impacts from seepage and drainage out of the underground works; and
    (E) The ground- and surface-water monitoring plans provide for the 
monitoring of the ground- and surface-water systems that could be 
impacted by the underground discharges.
    (2)[Reserved]


Sec.  829.45  Hydrologic balance: Sediment control measures.

    You must comply with the requirements of Sec.  816.45 of this 
chapter except that, instead of the requirements to Sec. Sec.  816.102 
and 816.111(b) referenced in Sec.  816.45, the requirements in 
Sec. Sec.  829.102 and 829.111(b) apply.


Sec.  829.46  Hydrologic balance: Siltation structures.

    You must comply with the requirements of Sec.  816.46 of this 
chapter, except as currently suspended. However, instead of the 
requirements of Sec.  816.42 and the requirements for siltation 
structures and spill ways incorporating Sec. Sec.  816.49, and 
816.49(a)(9) referenced in Sec.  816.46 of this chapter, the 
requirements of Sec. Sec.  829.41(b) and 829.49 apply.


Sec.  829.49  Impoundments.

    You must comply with the impoundments requirements of Sec. Sec.  
816.49 and 816.56 of this chapter except that:
    (a) Instead of the requirements of Sec.  780.25 referenced in Sec.  
816.49 of this chapter, the requirements of Sec.  786.14(c) of this 
chapter apply.
    (b) Upon completion of the operation, you may only retain permanent 
impoundments on reclaimed coal refuse:
    (1) Where the impoundment is not confined by a constructed dam, 
e.g., is a dug-out type impoundment; or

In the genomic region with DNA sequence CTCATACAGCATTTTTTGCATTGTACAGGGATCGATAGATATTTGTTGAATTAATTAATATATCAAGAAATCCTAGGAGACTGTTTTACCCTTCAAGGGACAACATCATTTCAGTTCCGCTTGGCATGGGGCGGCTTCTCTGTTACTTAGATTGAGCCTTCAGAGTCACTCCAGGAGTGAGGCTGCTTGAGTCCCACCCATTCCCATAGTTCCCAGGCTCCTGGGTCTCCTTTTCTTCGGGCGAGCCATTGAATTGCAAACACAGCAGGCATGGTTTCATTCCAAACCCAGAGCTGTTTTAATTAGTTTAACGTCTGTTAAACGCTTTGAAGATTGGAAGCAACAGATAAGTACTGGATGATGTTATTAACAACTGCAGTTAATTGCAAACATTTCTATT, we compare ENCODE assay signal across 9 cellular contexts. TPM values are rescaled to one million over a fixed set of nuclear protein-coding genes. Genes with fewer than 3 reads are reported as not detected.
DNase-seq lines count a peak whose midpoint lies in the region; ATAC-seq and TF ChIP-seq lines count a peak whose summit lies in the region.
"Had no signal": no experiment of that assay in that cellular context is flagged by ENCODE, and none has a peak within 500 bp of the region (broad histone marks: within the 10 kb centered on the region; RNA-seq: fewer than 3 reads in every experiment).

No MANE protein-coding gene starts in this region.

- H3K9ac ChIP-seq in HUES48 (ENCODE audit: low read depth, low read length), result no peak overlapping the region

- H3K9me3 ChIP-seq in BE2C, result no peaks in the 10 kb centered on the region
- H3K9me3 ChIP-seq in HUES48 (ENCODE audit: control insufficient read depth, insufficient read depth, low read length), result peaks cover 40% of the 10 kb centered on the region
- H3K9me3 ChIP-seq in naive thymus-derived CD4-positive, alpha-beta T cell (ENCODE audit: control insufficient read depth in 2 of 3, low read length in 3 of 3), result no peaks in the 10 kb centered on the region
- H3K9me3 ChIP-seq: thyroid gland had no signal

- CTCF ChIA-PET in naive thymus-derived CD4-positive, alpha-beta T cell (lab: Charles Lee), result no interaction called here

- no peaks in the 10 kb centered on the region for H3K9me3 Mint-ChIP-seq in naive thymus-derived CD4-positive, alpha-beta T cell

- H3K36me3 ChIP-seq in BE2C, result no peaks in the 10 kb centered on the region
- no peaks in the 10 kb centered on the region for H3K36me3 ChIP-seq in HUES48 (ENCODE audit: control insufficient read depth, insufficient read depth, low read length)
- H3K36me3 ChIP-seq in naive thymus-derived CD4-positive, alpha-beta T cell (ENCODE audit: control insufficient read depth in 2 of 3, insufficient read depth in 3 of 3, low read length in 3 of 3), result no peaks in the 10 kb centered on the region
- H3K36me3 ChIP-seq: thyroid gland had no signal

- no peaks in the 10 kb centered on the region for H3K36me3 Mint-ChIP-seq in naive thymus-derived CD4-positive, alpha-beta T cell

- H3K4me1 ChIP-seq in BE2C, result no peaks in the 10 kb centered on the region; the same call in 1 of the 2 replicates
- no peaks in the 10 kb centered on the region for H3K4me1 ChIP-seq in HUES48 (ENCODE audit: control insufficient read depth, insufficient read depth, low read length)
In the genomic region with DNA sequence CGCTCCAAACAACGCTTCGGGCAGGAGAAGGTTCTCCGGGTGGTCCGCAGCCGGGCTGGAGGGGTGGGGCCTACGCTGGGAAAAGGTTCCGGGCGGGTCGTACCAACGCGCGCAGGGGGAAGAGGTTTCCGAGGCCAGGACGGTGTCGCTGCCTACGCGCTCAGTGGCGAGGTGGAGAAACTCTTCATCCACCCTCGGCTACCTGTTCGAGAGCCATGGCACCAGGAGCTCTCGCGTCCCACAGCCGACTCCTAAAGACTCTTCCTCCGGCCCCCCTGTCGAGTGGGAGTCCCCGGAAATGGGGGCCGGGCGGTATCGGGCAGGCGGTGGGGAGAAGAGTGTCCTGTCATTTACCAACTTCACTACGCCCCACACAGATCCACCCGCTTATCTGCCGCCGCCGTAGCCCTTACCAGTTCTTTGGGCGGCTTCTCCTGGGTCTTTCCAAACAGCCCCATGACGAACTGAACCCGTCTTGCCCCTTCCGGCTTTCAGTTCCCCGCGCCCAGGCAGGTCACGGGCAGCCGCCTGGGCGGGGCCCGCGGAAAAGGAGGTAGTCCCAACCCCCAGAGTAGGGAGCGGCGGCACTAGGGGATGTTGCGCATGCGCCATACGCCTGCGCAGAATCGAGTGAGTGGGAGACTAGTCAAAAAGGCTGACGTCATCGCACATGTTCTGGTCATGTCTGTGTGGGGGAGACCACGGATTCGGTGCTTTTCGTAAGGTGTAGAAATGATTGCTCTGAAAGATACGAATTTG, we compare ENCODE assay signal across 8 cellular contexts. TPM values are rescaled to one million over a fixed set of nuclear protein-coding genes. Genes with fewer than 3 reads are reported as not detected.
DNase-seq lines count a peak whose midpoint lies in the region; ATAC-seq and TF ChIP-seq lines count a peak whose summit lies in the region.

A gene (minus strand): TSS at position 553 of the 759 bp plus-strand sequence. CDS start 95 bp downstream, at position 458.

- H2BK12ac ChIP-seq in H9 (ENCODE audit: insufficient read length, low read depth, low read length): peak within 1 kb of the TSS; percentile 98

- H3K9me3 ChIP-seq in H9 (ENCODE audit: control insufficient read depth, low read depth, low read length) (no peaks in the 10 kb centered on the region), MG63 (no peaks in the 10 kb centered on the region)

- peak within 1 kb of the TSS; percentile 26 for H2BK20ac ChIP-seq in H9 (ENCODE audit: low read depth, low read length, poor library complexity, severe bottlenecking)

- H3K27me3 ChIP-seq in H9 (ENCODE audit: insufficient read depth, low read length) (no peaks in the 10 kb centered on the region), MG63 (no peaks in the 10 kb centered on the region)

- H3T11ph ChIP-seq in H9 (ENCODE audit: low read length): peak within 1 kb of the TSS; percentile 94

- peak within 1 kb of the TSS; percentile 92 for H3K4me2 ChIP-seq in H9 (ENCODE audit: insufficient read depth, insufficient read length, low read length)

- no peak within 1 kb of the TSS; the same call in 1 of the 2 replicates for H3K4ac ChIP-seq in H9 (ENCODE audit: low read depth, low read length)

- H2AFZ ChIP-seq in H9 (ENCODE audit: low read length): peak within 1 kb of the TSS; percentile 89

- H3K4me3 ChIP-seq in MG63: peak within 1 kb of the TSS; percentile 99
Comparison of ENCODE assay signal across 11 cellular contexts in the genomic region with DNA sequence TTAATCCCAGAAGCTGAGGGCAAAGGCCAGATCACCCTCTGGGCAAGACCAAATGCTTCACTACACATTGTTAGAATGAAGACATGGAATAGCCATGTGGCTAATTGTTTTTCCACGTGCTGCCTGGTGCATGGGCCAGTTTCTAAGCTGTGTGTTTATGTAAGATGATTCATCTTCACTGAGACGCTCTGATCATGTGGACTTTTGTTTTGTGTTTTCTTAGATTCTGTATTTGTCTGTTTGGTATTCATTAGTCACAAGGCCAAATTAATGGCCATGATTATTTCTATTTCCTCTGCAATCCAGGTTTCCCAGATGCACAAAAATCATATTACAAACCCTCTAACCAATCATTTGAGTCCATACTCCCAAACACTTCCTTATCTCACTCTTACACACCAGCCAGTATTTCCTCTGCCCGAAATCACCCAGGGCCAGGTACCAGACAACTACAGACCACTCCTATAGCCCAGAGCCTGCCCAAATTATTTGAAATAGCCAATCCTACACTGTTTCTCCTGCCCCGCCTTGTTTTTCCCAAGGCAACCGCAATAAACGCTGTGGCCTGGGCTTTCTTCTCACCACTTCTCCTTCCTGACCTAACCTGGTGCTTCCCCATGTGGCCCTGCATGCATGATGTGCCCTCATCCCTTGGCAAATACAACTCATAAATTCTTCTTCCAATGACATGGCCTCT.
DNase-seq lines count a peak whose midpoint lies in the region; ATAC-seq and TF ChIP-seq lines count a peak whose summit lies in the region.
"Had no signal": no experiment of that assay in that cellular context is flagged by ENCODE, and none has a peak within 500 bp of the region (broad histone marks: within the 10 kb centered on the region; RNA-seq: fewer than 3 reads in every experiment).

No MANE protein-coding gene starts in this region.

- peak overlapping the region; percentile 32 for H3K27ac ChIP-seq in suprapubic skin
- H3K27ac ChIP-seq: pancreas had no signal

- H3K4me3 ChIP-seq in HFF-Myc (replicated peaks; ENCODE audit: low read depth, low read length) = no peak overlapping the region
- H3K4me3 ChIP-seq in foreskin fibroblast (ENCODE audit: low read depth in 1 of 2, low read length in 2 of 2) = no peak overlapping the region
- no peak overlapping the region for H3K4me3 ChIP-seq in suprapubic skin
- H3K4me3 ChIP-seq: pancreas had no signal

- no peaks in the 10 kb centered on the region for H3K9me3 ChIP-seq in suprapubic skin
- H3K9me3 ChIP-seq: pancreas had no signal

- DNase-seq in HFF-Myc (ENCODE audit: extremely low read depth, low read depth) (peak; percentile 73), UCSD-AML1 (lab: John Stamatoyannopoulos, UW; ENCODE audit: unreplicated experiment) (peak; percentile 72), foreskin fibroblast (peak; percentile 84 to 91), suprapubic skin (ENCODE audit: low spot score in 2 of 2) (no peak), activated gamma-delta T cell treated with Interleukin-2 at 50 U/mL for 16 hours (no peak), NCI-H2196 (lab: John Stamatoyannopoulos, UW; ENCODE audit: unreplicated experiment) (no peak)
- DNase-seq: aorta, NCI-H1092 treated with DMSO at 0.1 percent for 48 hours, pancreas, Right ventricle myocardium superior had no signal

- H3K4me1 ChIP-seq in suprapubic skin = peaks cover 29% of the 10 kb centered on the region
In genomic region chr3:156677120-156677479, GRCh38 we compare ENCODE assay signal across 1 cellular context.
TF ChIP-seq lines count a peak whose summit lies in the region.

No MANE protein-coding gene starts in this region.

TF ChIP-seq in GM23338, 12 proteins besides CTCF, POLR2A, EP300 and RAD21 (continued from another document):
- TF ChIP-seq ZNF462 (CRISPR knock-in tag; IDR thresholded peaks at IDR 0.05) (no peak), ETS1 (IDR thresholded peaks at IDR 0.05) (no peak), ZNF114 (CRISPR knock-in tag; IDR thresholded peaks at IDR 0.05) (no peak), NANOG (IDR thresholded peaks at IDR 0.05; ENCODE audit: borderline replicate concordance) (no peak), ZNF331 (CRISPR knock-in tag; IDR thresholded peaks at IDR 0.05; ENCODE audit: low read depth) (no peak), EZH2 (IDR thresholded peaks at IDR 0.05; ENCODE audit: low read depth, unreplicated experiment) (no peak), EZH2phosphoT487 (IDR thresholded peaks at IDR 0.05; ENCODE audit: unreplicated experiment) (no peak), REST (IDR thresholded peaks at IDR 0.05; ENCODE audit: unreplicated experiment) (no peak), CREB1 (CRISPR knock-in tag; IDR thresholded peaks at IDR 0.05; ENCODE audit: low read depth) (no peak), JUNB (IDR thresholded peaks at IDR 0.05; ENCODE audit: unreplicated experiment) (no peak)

(2) You have removed the abandoned coal refuse from within the 
confines of an impounding structure located on non-steep slope land, 
and the remaining or reconstructed impounding structure meets the 
appropriate design, construction, inspection, and certification 
requirements of Sec.  816.49 of this chapter.


Sec.  829.81  Redeposition and handling of coal mine waste, and coal 
refuse piles.

    You must place coal mine waste from an abandoned coal refuse site 
or generated as a result of a coal refuse remining operation according 
to the standards of Sec. Sec.  816.81, 816.83, and 816.84 of this 
chapter, except:
    (a) We may alter, on a site-specific basis, the design 
certification, foundation requirements, and inspection requirements of 
Sec. Sec.  816.81(c), 816.81(d), and 816.83(d) of this chapter.
    (b) If you take refuse reprocessing waste or waste generated by 
removal operations and deposit it adjacent to the abandoned coal refuse 
site, you must meet the standards of Sec. Sec.  816.81, 816.83, and 
816.84 of this chapter.
    (c) You may not take coal mine waste generated by removal 
operations and deposit it in underground mine works unless you meet the 
requirements of Sec. Sec.  816.81(f) and 829.41(b)(1)(i) of this 
chapter.
    (d) Instead of the cover requirement at Sec.  816.83(c)(4) of this 
chapter, you must cover or treat refuse piles generated by abandoned 
coal refuse remining operations with sufficient noncombustible and 
nontoxic material to prevent sustained combustion, as required under 
Sec.  829.102(d), and to support revegetation, as required under Sec.  
829.111.
    (e) Instead of the vegetation removal and impoundment requirements 
of Sec.  816.83(c)(1) and (c)(3) of this chapter, you must comply with 
the requirements of Sec. Sec.  829.22 and 829.49.
    (f) Instead of the topsoil and subsoil storage requirements of 
Sec.  816.22 of this chapter referenced in Sec.  816.83(c) of this 
chapter, you must comply with the requirements of Sec.  829.22.


Sec.  829.89  Disposal of noncoal mine wastes.

    (a) You must comply with the requirements of Sec.  816.89(a) and 
(b) of this chapter except that you must cover and revegetate the site 
in accordance with the requirements of Sec.  829.111 instead of the 
requirements of Sec. Sec.  816.111 through 816.116 of this chapter 
referenced by Sec.  816.89(b).